Coping with tragedy, loss, and grief can be challenging. Still, with kindness, mindfulness, and the right support, you can heal.

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In 2017, a mere phone call changed the trajectory of my life. I recognized my best friend’s voice on the other end of the phone. I heard the words, “He’s gone!”

The news of the death of my loved one sent shock waves through my body. My chest felt heavy. My hands were numb. My mouth made a movement that mimicked a scream, but I couldn’t hear the tone.

I had experienced loss before, but this felt like unchartered territory.

Grief is a natural response to loss. It’s the emotional turmoil you may feel when something or someone you love is taken away. Sometimes, grief, tragedy, and loss can be difficult to navigate, but there are things you can try to help you cope.

While most people think of the loss of a loved one when they think of grief, grief can be experienced in many different forms and layers, including:

  • mourning our old life after life transitions
  • divorce grief
  • loss of a job
  • loss of a pet
  • grief surrounding COVID-19, such as the inability to connext in-person with friends and family, missing special events and milestones, or significant changes to daily routines and ways of life that bring you comfort

An older study states “grieving is a process of reconstructing a world of meaning that has been challenged by loss.”

The journey to healing from that loss can be vastly different for each loss and from person to person.

Everyone reacts to loss and tragedy differently, and there is no right or wrong way to deal with grief.

You may have heard of the five stages of grief developed by Swiss American psychiatrist Elisabeth Kübler-Ross. She described grief as a cycle involving:

  • denial
  • anger
  • bargaining
  • depression
  • acceptance

Her theory has been used as a framework for many mental health professionals specializing in grief. While some consider it outdated, it still holds that most people go through different emotional stages when grieving — though the number of stages and the order, duration, and intensity of each stage may vary.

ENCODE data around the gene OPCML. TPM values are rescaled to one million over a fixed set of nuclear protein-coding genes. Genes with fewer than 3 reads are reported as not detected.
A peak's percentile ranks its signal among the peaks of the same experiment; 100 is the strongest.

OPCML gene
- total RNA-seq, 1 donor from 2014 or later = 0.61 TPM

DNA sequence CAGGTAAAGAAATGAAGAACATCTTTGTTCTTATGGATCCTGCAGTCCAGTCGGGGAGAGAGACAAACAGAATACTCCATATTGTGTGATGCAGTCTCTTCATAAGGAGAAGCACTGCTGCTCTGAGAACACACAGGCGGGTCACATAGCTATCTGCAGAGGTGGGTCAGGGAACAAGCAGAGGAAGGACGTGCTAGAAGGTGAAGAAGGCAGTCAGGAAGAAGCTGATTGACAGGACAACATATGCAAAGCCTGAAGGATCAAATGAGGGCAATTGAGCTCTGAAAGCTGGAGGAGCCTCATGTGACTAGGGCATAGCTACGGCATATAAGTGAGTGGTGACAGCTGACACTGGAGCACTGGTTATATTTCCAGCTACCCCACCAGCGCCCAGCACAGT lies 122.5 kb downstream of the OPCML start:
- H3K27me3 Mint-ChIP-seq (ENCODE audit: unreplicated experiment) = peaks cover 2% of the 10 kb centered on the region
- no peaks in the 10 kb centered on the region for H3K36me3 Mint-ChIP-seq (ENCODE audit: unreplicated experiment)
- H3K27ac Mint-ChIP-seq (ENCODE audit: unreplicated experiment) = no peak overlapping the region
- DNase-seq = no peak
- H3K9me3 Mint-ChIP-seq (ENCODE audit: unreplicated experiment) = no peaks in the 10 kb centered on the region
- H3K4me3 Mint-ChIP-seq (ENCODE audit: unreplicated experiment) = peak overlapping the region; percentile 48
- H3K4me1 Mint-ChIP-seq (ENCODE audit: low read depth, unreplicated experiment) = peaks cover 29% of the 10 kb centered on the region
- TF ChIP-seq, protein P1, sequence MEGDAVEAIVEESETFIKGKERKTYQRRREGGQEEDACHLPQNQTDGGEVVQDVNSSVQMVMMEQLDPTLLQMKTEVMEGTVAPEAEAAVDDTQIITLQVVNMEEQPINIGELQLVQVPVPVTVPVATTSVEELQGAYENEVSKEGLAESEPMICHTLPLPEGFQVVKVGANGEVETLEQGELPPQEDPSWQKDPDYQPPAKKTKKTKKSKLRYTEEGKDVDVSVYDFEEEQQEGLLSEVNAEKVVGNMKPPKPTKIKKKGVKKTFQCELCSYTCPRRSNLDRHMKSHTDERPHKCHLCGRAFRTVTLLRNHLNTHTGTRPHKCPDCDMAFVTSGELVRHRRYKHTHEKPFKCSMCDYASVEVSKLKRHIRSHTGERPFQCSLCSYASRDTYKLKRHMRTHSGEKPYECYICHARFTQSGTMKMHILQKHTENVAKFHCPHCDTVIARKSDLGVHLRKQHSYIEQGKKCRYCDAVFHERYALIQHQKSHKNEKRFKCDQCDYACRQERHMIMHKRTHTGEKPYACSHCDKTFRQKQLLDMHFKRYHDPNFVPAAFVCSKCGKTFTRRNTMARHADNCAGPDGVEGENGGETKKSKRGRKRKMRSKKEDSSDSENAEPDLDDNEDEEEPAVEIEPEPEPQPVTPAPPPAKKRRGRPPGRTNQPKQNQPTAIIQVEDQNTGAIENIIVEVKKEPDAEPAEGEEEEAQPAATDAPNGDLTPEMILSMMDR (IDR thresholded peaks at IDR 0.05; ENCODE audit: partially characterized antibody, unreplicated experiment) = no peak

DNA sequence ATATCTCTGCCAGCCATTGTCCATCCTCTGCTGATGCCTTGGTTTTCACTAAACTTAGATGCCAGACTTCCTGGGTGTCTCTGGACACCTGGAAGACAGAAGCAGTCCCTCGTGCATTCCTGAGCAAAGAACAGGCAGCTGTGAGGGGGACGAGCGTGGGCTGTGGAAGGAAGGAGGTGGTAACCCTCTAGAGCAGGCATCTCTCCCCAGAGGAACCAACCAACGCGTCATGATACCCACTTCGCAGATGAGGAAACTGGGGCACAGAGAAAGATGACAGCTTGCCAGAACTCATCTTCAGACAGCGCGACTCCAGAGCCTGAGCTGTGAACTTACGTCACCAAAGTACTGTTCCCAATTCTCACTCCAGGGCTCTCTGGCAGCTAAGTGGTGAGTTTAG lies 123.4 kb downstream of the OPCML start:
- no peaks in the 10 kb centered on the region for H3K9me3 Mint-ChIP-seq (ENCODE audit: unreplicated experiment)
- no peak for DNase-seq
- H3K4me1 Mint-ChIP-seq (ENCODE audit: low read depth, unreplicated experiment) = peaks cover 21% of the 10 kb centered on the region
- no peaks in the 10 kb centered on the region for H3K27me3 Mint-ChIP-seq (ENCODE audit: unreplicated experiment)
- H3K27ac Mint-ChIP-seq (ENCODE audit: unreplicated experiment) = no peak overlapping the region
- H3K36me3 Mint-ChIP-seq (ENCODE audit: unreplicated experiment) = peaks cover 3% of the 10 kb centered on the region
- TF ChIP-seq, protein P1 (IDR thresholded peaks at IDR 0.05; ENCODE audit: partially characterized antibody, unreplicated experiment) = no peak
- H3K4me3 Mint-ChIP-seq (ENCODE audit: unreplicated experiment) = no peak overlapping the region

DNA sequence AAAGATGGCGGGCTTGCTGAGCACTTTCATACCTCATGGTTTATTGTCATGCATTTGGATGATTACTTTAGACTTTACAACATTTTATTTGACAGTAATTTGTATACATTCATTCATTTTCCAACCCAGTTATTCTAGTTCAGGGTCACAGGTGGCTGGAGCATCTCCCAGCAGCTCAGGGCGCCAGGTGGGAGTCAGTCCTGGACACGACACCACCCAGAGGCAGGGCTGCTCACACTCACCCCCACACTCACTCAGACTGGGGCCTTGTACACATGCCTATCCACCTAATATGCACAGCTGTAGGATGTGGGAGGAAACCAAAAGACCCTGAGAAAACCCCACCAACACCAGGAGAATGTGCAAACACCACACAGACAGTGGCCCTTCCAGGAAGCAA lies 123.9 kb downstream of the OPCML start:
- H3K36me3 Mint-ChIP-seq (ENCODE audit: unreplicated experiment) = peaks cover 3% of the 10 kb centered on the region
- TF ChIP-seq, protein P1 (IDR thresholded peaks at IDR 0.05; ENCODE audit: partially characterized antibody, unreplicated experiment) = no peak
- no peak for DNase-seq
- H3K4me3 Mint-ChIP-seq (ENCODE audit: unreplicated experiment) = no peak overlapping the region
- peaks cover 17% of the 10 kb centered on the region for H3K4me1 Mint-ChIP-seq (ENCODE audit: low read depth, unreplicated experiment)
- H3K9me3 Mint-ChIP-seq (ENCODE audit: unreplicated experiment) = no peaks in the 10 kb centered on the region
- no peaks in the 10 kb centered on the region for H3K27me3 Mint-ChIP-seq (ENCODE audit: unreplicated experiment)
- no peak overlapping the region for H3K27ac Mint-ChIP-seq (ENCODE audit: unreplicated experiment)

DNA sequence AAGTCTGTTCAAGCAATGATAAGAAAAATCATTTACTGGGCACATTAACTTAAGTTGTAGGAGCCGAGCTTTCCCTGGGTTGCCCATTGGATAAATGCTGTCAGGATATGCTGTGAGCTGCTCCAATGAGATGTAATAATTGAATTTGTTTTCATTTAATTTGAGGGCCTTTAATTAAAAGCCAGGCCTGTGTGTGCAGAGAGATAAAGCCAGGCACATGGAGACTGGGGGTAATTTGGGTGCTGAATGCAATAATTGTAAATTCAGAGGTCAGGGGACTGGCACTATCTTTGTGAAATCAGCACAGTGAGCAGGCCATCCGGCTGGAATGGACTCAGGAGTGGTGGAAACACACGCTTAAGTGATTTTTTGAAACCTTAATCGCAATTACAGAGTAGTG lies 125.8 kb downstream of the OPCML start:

For most people, grieving is temporary, and — eventually — your grief fades as you heal from your loss and reach acceptance. However, some people may develop complicated or prolonged grief, which means their grief is intense over months or even years and may significantly impact their life.

While regular grief generally fades on its own and with the support of family and friends, complicated grief may require treatment, which may involve therapy and medications.

After tragedy, loss, and grief, the journey to recovery means navigating to a new “normal.”

How do you cope when something you loved or once needed is gone? Here are some tips.

Allow yourself to feel the emotions

You don’t need to try and hide your emotions. Consider asking yourself: “What am I feeling during these moments?”

Don’t hesitate to provide yourself with a safe space to let the emotions flow. It’s perfectly fine to cry or feel angry.

Identify the source of emotions and triggers

Thinking about what exactly may be triggering your emotions may be helpful. One way to do this is to try journaling.

I was often triggered by old songs that reminded me of my old life. Yet, I tried to shift negative emotions into more positive ones.

For example, instead of focusing on the loss, I was reminded of the beautiful memories that I had created.

Consider seeing a therapist

Sometimes, seeking a therapeutic service to help process uncomfortable emotions can be valuable.

You can find a therapist by:

  • asking your health insurance provider
  • asking for a referral from your primary care physician
  • checking if an Employee Assistance Program (EAP) may be available

You may also want to check out Psych Central’s Guide to Finding Mental Health Support, which includes tips on making mental health support more affordable.

Creating a support system

Most people rely on family members and friends in times of grief, but the right support system can look different for everyone. You may also want to consider someone from your religious community (if you follow one), neighborhood, or a local support group.

Try to think about who your go-to person is when you’re feeling extreme distress, and don’t hesitate to be honest about what you need in the moment. Do you need advice or just someone to listen?

Remember to breathe

Sometimes, something as simple as breathing can help you become more grounded and easily navigate difficult situations.

You may want to consider practicing mindfulness and breathing exercises.

For example, try breathing in through your nose for 4 seconds, holding in for 7 seconds, and breathing out for 8 seconds.

Participate in activities to bring you joy

It can be difficult to even think about participating in things you once enjoyed when you’re grieving, but taking that step and realizing that there still are things to bring you joy can help you heal.